The tax cut pushed by President Donald Trump and Republicans in Congress is already being seen in paychecks when withholding tables were adjusted this month, and some companies have cited the corporate tax cuts as reasons for employee bonuses.
We think that there’s a connection between those events and a bit of an uptick in the president’s approval ratings. With the possible conclusion of a budget deal this month, leading to new federal spending on both the military and in many domestic agencies, the economy is also likely to get another boost.
The economy is getting mixed reviews on Wall Street, with some traders apparently fearing a move by the Federal Reserve to raise interest rates more sharply in the coming year.
Meanwhile, Louisiana is in line to get significant federal aid as part of an effort to address Congress’ failure to provide enough money in a timely fashion after the disastrous floods of 2016. It’s included in a larger aid package that helps Texas, Florida and Puerto Rico, too. Disaster-related expenses are going to come up to come up from time to time; that's the nature of emergencies, and we're glad that Congress has extended much-needed aid to Louisiana.
But the new spending on Capitol Hill, coupled with the tax cuts, underscores the degree to which Uncle Sam's books don’t balance.
We doubt that there will be a celebratory tweet from the White House if, as some predict, the new spending and tax cuts boost the federal deficit to the $1 trillion level. The last time it was that high was early in President Obama’s first term, as automatic emergency spending came into play because of the unemployment and falling economic output caused by the Great Recession of 2008.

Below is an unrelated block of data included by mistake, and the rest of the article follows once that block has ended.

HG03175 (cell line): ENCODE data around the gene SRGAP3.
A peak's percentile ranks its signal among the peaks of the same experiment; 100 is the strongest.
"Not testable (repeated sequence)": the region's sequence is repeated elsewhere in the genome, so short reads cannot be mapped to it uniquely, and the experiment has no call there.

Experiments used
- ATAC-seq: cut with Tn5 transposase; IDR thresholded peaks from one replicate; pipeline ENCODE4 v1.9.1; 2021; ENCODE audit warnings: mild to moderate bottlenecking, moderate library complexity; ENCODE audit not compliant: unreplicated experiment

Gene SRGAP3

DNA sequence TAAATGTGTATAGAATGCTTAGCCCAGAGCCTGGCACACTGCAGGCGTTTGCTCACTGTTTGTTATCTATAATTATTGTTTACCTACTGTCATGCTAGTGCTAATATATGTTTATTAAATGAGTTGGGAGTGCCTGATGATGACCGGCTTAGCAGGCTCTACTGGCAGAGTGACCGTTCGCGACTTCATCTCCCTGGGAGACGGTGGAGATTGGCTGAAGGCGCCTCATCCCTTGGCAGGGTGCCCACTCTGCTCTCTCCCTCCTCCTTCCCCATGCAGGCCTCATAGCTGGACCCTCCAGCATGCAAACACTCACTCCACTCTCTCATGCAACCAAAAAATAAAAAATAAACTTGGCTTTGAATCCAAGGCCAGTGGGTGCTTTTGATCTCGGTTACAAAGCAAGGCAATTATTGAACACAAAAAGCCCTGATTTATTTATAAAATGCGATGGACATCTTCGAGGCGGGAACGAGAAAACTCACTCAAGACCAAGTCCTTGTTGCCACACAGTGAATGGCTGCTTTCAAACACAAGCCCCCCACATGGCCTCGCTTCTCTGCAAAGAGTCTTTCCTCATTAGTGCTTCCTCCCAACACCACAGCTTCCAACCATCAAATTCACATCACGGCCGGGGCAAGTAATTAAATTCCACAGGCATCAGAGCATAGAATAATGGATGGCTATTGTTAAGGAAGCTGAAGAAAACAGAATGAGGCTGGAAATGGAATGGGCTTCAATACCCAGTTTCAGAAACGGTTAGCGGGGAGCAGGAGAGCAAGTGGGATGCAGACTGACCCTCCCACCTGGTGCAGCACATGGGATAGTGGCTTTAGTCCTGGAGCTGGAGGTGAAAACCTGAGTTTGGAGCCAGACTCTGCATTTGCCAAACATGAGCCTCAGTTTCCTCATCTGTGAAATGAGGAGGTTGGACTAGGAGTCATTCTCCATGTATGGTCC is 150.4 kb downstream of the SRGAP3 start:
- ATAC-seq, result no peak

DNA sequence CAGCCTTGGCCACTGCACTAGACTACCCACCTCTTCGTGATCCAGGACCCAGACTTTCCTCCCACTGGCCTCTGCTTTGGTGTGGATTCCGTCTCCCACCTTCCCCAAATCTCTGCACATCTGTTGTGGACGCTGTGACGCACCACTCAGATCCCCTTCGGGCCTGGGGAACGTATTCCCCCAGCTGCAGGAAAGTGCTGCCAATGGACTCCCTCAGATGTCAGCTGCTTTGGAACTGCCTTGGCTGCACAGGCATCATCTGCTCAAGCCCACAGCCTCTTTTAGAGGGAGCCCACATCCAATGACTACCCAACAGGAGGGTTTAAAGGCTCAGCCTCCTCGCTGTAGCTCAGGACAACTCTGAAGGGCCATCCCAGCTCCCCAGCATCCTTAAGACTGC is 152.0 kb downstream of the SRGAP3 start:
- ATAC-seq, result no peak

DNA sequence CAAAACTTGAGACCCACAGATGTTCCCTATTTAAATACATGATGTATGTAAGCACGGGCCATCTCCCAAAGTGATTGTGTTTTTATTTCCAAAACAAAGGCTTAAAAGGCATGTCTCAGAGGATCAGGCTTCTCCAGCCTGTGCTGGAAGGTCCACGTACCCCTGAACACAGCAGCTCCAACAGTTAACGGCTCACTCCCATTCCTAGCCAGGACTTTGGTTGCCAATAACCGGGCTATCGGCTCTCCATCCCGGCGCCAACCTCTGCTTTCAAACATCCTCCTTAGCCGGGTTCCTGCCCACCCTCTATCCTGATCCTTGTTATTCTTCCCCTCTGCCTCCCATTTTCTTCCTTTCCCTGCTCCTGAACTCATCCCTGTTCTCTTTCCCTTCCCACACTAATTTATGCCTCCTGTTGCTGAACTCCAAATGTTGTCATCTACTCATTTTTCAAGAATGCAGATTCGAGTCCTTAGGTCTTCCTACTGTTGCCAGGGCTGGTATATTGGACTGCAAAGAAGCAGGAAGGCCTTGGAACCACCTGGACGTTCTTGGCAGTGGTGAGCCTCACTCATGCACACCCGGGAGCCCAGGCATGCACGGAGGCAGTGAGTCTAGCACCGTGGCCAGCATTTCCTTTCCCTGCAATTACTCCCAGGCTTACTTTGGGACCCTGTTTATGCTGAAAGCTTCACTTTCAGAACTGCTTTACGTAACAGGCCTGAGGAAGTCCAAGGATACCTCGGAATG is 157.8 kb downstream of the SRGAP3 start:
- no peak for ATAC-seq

Now, the economy is doing better, much better. But the appetite for adding to the budget deficit seems as politically attractive as ever.
Deficit hawks have a point. "This budget deal shows just how broken the budget process is, that Congress thinks the only way to agree to a budget is to put hundreds of billions of dollars on the nation's credit card," said Maya MacGuineas, president of the Center for a Responsible Federal Budget, which routinely deplores federal spending practices.
U.S. Sen. Bob Corker, R-Tenn., said the measure amounts to "doubling down on the irresponsible mentality in Congress of spend-now-pay-later."
We do not begrudge the money spent on struggling families trying to rebuild in Louisiana, nor in Texas or elsewhere. Many federal expenditures are essential. As a nation, we probably don’t spend enough on roads, bridges, rails and airports; the president is poised to push for more spending on infrastructure this week.
But these billions add up to real money and will significantly add to the debt that the nation carries forward into the lives of our children and grandchildren if ends are not squared with means.
That Congress has failed to make hard choices, quarrels endlessly, and then unites in a bipartisan frenzy to run up debt ought to give everybody cause to think — indeed, worry -- about the future of the country.